Sarah faces grabbing hands, stinky bogs, mechanical guards, riddles, dismembered creatures, and David Bowie. Basically, she overcomes crazy obstacles in order to learn that the world doesn’t revolve around her childish ways, and to save the little brother who she wished away in the first place. Sarah somehow manages to petulantly find her way through most of the labyrinth, but discovers she needs some help to reach the Goblin City. Once she gets some friends and ditches her go-it-alone attitude, she is able to conquer her own fears and insecurities. Her biggest test is not the physical quest through the labyrinth, but her mental resolve to reject her childhood dependency on fantasy and end her egocentrism. While she may not be saving the world from destruction, she is saving herself from her selfishness.

Atreyu has no lessons to learn. He’s already a good kid who was chosen by the Childlike Empress for his awesomeness as a warrior and being an overall nice guy. Atreyu serves as a tool in finding the true savior of Fantasia: Bastian. Atreyu has to go through some pretty dark tests to garner Bastian’s sympathy. Firstly, Atreyu has to stand by while his best friend, Artax, drowns. Sarah has to worry about smelling bad, Atreyu has to worry about death and a lifetime of mental trauma. Atreyu has to put in some serious physical effort and suffers injuries for his trials. And he’s being hunted down at the same time. Laser eyes, snow, swamps, killer wolves, and the Nothing all try their best to end Atreyu’s quest. Also, he’s out there for weeks, not a piddly 13 hours.


The Goblin King is a different type of villain. He’s your typical bad guy with evil minions and a penchant for baby stealing, but he also represents the sexual development of our heroine. His androgynous rock star attire and bulging codpiece certainly gets my lady bits a-tingling, so I can only imagine what a dramatic teenage girl from the ’80s must be feeling. Jareth wants to seduce Sarah to join him so that he can shower her with her every desire, stunting her maturation into adulthood. Sarah could end up as an eternally spoiled daddy’s girl. He is the allure of childish gluttony and the shirking of any and all responsibilities. Despite being played by the dreamy David Bowie, in the end Jareth is still just a creeper seducing young girls who will never be as pretty as him.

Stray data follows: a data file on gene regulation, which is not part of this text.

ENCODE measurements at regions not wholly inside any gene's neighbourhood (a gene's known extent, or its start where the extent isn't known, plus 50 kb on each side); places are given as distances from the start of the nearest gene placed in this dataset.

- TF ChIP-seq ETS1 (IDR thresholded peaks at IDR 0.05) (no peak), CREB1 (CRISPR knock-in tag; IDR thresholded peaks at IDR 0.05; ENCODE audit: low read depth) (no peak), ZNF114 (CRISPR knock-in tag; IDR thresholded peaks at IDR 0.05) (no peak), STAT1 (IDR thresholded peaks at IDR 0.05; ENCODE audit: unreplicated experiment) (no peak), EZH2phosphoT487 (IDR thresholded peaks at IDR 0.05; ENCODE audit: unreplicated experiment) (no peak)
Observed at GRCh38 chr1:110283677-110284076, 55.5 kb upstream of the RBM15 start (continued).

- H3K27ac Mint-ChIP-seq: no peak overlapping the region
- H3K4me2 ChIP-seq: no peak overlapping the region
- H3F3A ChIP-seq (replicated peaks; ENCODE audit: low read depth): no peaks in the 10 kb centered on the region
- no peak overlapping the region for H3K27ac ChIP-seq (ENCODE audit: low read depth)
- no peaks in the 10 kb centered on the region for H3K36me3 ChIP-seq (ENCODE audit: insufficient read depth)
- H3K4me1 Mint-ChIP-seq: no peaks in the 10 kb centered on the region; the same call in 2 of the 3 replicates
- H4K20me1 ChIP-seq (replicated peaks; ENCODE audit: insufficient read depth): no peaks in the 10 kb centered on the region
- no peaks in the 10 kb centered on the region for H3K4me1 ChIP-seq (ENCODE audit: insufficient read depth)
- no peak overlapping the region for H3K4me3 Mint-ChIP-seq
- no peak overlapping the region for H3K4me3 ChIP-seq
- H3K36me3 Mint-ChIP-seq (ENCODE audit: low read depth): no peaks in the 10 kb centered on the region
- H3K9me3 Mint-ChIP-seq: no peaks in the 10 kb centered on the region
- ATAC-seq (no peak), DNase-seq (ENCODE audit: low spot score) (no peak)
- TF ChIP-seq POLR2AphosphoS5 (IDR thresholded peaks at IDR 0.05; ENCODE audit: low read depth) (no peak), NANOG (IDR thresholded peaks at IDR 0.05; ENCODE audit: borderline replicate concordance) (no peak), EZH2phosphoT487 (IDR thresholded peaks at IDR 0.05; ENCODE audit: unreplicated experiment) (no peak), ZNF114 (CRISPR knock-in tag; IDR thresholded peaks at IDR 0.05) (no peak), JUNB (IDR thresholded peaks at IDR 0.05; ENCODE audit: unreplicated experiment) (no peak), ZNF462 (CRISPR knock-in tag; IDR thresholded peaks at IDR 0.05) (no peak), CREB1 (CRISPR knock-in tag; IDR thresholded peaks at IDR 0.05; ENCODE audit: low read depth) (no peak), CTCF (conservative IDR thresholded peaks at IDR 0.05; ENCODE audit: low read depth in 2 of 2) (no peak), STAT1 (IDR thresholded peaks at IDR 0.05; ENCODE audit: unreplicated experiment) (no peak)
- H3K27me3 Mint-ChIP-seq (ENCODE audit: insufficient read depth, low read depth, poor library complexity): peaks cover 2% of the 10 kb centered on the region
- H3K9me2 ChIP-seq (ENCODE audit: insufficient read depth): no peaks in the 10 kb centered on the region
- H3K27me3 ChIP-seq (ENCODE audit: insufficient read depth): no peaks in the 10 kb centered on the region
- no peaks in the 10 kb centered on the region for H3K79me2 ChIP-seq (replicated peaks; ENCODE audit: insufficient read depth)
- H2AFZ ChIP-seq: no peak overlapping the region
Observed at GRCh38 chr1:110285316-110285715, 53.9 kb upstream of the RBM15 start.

The Nothing is much more frightening than Jareth’s codpiece because it aims to destroy humanity, not just spoiled teenage girls. Insidious in nature, the Nothing is a depression killing the hopes and dreams of people until they become automatons perfect for controlling. Add in the nightmare-inducing G’mork and you have a recipe for evil far beyond that of baby snatching. G’mork is relentless in his mission to kill Atreyu. He travels across Fantasia and even ventures into the deadly Swamps of Sadness to find his victim. He also doesn’t give a fuck if he dies as a result. The Nothing is ripping Fantasia apart and G’mork remains steadfast in his mission to kill the only possible savior.


Jim Henson and company do not disappoint with their amazing puppets and costumes. The Fiery sequence alone is an amazing testament to the talented puppeteers in Henson productions. There are plenty of people dressed as creatures such as Ludo and Hoggle. There are also creative sequences like the creepy wall of talking hands. There’s not much more to say about the master of puppets. A Jim Henson production will always have quality creatures and excellent workers behind them.

The NeverEnding Story creatures look lame next to those from Labyrinth. The creatures are pretty damned fantastic. The racing snail, Rockbiter, and Falkor are lovely puppets. The suckitude comes from their physical manipulation. A puppet can only become believable as a creature if it’s articulated correctly. The most noticeable failing is the mouths of these creatures. Nobody looks like they are actually moving their face correctly to the dialogue they are “speaking.” It’s poorly executed and distracting.